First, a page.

We present new radial velocity and X-ray observations of extremely low mass (ELM, ∼0.2 M ☉ ) white dwarf (WD) candidates in the Sloan Digital Sky Survey Data Release 7 area. We identify seven new binary systems with 1-18 hr orbital periods. Five of the systems will merge due to gravitational wave radiation within 10 Gyr, bringing the total number of merger systems found in the ELM Survey to 24. The ELM Survey has now quintupled the known merger WD population. It has also discovered the eight shortest period detached binary WD systems currently known. We discuss the characteristics of the merger and non-merger systems observed in the ELM Survey, including their future evolution. About half of the systems have extreme mass ratios. These are the progenitors of the AM Canum Venaticorum systems and Type Ia supernovae. The remaining targets will lead to the formation of extreme helium stars, subdwarfs, or massive WDs. We identify three targets that are excellent gravitational wave sources. These should be detected by the Laser Interferometer Space Antenna like missions within the first year of operation. The remaining targets are important indicators of what the Galactic foreground may look like for gravitational wave observatories.

  20. Role of phytohormones in organogenic ability of elm multiplicated shoots

    Czech Academy of Sciences Publication Activity Database

    Malá, J.; Gaudinová, Alena; Dobrev, Petre; Eder, Josef; Cvikrová, Milena

    2006-01-01

    Roč. 50, č. 1 (2006), s. 8-14 ISSN 0006-3134 Institutional research plan: CEZ:AV0Z5038910; CEZ:AV0Z50380511 Keywords : auxin * cytokinins * multiplication of elm Subject RIV: GK - Forestry Impact factor: 1.198, year: 2006

  1. THE ELM SURVEY. IV. 24 WHITE DWARF MERGER SYSTEMS

    Energy Technology Data Exchange (ETDEWEB)

    Kilic, Mukremin [Homer L. Dodge Department of Physics and Astronomy, University of Oklahoma, 440 West Brooks Street, Norman, OK 73019 (United States); Brown, Warren R.; Kenyon, S. J. [Smithsonian Astrophysical Observatory, 60 Garden Street, Cambridge, MA 02138 (United States); Allende Prieto, Carlos [Instituto de Astrofisica de Canarias, E-38205 La Laguna, Tenerife (Spain); Heinke, Craig O. [Department of Physics, CCIS 4-183, University of Alberta, Edmonton, AB, T6G 2E1 (Canada); Agueeros, M. A. [Department of Astronomy, Columbia University, 550 West 120th Street, New York, NY 10027 (United States); Kleinman, S. J., E-mail: kilic@ou.edu [Gemini Observatory, 670 North A' ohoku Place, Hilo, HI 96720 (United States)

    2012-06-01

    We present new radial velocity and X-ray observations of extremely low mass (ELM, {approx}0.2 M{sub Sun }) white dwarf (WD) candidates in the Sloan Digital Sky Survey Data Release 7 area. We identify seven new binary systems with 1-18 hr orbital periods. Five of the systems will merge due to gravitational wave radiation within 10 Gyr, bringing the total number of merger systems found in the ELM Survey to 24. The ELM Survey has now quintupled the known merger WD population. It has also discovered the eight shortest period detached binary WD systems currently known. We discuss the characteristics of the merger and non-merger systems observed in the ELM Survey, including their future evolution. About half of the systems have extreme mass ratios. These are the progenitors of the AM Canum Venaticorum systems and Type Ia supernovae. The remaining targets will lead to the formation of extreme helium stars, subdwarfs, or massive WDs. We identify three targets that are excellent gravitational wave sources. These should be detected by the Laser Interferometer Space Antenna like missions within the first year of operation. The remaining targets are important indicators of what the Galactic foreground may look like for gravitational wave observatories.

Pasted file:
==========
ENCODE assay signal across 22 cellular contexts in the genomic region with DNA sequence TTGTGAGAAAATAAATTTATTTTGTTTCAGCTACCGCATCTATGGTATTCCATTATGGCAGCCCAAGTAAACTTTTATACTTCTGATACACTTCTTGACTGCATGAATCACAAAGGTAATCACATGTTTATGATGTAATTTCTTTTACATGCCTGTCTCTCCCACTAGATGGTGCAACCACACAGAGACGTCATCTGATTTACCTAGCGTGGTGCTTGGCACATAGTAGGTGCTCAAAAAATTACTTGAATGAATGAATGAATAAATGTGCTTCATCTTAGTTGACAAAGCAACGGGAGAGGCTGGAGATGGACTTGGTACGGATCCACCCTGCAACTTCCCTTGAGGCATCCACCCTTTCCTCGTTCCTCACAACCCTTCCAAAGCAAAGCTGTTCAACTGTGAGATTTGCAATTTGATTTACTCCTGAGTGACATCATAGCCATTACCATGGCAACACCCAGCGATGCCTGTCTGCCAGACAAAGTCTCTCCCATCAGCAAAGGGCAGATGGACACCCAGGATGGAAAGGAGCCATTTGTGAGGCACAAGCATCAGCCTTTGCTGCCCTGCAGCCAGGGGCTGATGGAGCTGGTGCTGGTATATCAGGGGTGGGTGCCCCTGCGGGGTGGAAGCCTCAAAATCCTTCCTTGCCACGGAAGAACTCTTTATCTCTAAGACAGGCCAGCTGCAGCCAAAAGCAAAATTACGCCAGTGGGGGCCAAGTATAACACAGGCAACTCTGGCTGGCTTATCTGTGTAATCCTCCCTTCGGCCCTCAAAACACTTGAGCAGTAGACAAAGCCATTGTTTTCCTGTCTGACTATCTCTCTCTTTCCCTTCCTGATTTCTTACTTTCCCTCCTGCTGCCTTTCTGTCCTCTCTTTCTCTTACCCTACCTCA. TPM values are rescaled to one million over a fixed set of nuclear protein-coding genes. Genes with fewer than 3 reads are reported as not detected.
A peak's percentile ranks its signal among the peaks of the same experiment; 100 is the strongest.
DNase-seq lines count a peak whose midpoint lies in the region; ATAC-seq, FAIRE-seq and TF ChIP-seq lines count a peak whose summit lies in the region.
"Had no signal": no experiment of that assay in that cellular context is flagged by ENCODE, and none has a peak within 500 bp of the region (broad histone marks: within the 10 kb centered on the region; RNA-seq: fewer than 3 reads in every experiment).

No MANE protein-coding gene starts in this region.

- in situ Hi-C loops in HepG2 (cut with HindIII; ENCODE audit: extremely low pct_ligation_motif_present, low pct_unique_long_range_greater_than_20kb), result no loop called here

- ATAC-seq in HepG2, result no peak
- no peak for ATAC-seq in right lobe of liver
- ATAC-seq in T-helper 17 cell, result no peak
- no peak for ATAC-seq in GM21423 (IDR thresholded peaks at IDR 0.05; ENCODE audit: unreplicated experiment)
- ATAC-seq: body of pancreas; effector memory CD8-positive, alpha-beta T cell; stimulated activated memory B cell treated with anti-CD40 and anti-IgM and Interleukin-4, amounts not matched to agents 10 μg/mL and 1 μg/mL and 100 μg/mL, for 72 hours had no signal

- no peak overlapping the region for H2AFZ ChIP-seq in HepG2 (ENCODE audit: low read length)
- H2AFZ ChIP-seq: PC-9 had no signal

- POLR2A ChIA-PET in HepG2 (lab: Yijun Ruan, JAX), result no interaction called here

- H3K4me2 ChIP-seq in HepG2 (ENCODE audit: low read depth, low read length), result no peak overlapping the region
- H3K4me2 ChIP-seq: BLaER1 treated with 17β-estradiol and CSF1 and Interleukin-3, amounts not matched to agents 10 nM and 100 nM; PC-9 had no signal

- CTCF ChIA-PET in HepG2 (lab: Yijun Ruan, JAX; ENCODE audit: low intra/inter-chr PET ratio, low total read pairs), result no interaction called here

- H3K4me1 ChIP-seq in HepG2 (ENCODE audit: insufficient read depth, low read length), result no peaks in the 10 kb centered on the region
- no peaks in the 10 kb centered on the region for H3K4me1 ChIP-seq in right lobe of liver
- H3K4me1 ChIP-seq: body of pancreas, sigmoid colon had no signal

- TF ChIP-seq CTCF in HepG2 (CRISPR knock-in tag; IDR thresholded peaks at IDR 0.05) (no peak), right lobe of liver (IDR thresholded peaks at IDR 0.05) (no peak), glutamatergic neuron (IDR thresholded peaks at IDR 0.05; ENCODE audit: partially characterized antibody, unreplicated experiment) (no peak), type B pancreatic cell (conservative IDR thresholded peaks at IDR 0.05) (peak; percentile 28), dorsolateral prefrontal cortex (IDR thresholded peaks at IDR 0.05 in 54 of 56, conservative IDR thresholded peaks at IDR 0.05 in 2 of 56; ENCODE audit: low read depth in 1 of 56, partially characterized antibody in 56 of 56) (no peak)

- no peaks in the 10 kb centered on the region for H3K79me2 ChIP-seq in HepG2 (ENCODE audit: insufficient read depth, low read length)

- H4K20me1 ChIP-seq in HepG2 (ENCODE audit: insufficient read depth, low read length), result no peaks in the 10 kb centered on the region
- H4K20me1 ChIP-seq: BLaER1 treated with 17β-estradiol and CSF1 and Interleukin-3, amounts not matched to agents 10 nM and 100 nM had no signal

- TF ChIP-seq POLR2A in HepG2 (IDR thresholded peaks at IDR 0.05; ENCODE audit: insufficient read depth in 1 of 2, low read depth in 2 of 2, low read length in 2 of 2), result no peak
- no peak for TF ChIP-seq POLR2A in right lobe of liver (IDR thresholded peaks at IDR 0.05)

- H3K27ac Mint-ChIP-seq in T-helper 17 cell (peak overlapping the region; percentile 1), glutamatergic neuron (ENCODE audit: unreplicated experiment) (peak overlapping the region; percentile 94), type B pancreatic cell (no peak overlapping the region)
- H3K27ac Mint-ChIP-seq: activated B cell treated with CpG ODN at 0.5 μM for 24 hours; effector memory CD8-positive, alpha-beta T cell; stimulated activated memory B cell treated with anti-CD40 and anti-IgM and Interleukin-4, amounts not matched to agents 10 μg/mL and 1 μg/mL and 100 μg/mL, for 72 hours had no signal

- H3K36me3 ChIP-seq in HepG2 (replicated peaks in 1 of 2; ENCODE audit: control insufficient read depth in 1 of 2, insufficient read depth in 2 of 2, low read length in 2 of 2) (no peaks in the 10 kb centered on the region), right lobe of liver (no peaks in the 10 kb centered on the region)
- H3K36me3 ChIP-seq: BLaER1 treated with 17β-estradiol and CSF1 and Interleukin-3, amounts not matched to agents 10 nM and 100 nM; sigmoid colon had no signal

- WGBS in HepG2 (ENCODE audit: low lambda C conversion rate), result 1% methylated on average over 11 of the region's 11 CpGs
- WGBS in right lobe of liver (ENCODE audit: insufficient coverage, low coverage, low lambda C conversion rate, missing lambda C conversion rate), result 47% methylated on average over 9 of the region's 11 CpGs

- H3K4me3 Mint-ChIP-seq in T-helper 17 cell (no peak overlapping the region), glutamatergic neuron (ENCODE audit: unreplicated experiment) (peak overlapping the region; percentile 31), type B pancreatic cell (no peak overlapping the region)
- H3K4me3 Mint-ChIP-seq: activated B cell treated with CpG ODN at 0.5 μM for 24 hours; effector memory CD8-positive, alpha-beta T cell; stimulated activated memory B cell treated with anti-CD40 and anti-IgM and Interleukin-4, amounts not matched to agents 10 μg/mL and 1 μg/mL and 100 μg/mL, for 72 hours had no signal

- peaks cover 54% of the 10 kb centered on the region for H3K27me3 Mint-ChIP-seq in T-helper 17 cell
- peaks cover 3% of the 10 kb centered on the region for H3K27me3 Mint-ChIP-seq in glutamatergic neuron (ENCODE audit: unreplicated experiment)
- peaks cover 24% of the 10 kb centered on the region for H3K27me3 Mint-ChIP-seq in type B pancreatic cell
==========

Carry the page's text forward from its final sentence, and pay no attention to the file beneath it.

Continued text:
2. Exhaust, ELM and halo physics using the MAST tokamak

    International Nuclear Information System (INIS)

    Counsell, G. F.

    2002-01-01

    Scalings for the SOL width on MAST extend the parameter range of conventional devices but confirm a negative dependence on power flow across the separatrix. In L-mode and at ELM peaks, >95% of power to the targets arrives to the outboard side. Peak heat flux densities rise by a factor 2∼6 during ELMs and are accompanied by a shift in the strike-point location but by little change in the target heat flux width. Energy loss per ELM as a percentage of pedestal energy and pedestal collisionality appear uncorrelated, possibly because ELMs on MAST are dominated by convective transport. Modelling shows that parallel gradients in the magnitude of the magnetic field in MAST may drive strong upstream flows. Broadening of the target heat flux width by divertor biasing is being explored as a means of reducing target power loading in next-step devices and has facilitated halo current measurements using series resistors. Halo currents are always less than 30% of plasma current and the product of toroidal peaking factor and halo current fraction is ∼50% of the ITER design limit. Varying the series resistance demonstrates that the VDE behaves more as a voltage source than a current source. (author)

  3. Exhaust, ELM and Halo physics using the MAST tokamak